superabundant grace: "and the grace of our Lord was more than abundant (huperpleonazō) ... " (1 Timothy 1:14)
huperpleonazō: "to superabound, be exceedingly abundant" [ref]

supergrace: " ... grace abounded all the more (huperperisseuō)," (Romans 5:20)
superjoy: " ... I am overflowing with (huperperisseuō) joy ... " (2 Corinthians 7:4)
huperperisseuō: "To superabound, abound much more in a comparative sense." [ref]

superrevelation: " ... the surpassing greatness (huperbolē) of the revelations ... " (2 Corinthians 12:7)
huperbolē: "lit., 'a throwing beyond' (huper, 'over,' ballo, 'to throw'), denotes 'excellence, exceeding greatness'" [ref] // "extraordinary, extreme, supreme, far more, much greater, to a far greater degree" [ref]

superpeace: " ... the peace of God, which surpasses (huperechō) all comprehension ... " (Philippians 4:7)
huperechō: "to be of surpassing or exceptional value" [ref]

superpraying: " ... praying most earnestly (hyperekperissou) ... " (1 Thessalonians 3:10)
superesteeming: " ... esteem them very highly (hyperekperissou) in love ..." (1 Thessalonians 5:13)
hyperekperissou: "an extraordinary degree, involving a considerable excess over what would be expected" [ref]

superfaith: " ... your faith is greatly enlarged (huperauxanō) ... " (2 Thessalonians 1:3)
huperauxanō: "To flourish, increase exceedingly or greatly." [ref]

- AC21DOJ

faith and love (1 Timothy 1:14)
Whereas prior to his conversion experience Paul's heart was filled with unbelief and polluted by hatred, grace flooded his heart with faith and love. [ref] It could also be said that "'[g]race' provided [Paul's] salvation, 'faith' appropriated it, and 'love' applied it." [ref]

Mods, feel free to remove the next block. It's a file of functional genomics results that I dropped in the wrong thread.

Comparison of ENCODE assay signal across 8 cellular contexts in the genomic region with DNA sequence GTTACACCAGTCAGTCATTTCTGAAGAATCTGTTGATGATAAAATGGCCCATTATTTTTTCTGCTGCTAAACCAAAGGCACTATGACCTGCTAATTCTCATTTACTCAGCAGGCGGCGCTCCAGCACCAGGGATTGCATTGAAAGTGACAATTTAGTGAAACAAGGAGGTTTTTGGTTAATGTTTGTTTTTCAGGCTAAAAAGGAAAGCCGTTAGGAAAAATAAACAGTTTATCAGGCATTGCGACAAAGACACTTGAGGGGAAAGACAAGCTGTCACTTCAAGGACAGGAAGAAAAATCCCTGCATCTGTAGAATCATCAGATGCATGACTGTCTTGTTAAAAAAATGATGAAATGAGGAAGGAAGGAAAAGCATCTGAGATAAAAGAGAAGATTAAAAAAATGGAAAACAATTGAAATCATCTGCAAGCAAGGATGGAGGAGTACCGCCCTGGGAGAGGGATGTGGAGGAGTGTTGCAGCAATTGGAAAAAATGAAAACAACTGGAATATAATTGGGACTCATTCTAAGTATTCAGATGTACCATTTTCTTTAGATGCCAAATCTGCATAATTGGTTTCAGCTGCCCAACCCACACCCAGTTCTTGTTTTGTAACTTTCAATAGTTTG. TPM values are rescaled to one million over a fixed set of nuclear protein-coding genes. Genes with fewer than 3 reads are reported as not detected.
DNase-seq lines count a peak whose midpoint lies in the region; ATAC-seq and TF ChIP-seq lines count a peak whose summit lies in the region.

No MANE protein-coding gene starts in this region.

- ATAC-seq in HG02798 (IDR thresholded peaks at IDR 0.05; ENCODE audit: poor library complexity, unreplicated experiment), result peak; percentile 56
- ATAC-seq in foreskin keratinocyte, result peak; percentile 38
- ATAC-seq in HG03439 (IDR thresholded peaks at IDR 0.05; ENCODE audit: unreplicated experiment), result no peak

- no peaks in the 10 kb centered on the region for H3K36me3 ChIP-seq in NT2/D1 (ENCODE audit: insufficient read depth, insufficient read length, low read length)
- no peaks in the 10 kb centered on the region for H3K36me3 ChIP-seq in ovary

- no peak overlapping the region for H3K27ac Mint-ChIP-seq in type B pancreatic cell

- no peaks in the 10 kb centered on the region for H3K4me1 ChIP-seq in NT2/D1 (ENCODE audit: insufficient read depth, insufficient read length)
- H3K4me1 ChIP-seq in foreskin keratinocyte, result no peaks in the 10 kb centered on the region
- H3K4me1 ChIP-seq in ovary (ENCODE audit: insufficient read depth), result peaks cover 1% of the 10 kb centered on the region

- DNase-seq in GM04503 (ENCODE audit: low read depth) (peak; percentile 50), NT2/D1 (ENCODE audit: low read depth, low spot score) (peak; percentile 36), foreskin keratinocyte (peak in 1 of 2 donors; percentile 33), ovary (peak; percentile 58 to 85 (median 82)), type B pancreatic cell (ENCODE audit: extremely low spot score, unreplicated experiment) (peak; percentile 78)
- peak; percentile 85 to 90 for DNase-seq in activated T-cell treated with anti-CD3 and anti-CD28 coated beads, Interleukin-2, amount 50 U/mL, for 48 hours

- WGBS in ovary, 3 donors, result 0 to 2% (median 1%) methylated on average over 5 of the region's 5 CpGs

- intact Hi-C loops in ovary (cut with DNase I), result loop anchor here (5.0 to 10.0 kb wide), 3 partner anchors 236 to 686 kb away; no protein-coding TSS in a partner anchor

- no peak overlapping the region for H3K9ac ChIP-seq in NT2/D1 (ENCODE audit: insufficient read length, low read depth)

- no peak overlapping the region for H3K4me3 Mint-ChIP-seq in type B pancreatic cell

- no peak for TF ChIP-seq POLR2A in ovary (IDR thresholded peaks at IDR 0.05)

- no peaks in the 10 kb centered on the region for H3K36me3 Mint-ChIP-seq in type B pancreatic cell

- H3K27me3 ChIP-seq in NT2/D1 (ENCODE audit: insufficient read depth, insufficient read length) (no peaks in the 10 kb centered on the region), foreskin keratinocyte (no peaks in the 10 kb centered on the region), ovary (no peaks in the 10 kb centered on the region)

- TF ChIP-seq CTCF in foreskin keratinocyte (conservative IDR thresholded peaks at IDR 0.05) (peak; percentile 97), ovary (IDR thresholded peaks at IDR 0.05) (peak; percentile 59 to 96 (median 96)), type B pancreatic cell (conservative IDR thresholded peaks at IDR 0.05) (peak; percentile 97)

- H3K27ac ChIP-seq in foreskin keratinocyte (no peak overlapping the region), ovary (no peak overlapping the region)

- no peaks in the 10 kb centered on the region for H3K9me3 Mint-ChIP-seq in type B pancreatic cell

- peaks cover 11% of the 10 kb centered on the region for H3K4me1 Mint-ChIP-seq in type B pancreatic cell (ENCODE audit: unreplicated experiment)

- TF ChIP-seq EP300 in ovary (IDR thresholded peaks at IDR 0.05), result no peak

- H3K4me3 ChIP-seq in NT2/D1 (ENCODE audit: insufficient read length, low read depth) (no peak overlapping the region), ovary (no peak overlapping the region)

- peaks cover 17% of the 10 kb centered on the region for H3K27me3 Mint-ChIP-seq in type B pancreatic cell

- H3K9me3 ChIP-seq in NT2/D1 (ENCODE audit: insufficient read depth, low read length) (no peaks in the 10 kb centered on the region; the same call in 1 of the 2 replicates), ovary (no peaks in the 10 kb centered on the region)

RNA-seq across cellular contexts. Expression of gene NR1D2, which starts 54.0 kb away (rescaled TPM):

The combination of faith and love is a vital concept for the apostle Paul, as evidenced by its usage in almost all of his letters (1 & 2 Corinthians, Galatians, Ephesians, Colossians, 1 & 2 Thessalonians, 1 & 2 Timothy, Titus, and Philemon). The exact phrase "faith and love," which Paul uses a total of five times (1 Thessalonians 3:6; 5:8; 1 Timothy 1:14; 2:15; 2 Timothy 1:13), appears to be synonymous with "righteousness" or "righteous living" -- that is, life lived according to God's standards of right and wrong. This is seen most clearly when comparing Paul's spiritual armor analogies in Ephesians 6:14 ("the breastplate of righteousness") and 1 Thessalonians 5:8 ("the breastplate of faith and love"), both of which draw from Isaiah 59:17: "He put on righteousness like a breastplate ..." [ref] [ref]

QuoteWorthy: Christian Living
Christian people are not called to fit in but to stand out. [ref]
It is a sad day when the Lord’s people choose to stand in the world, rather than to stand out for God in the world. [ref]

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1 TIMOTHY 1:15 - Committed to the Gospel and God's Plan of Salvation (vv. 15-16)

a trustworthy statement, deserving full acceptance (1 Timothy 1:15)
"A trustworthy statement" is found only in 1 Timothy 1:15; 3:1; 4:9; 2 Timothy 2:11; Titus 3:8. "The form and style of these statements seem to mark them as brief 'creeds,' 'hymns,' or 'statements' used in worship services which had become well known to Paul and his readers." [ref]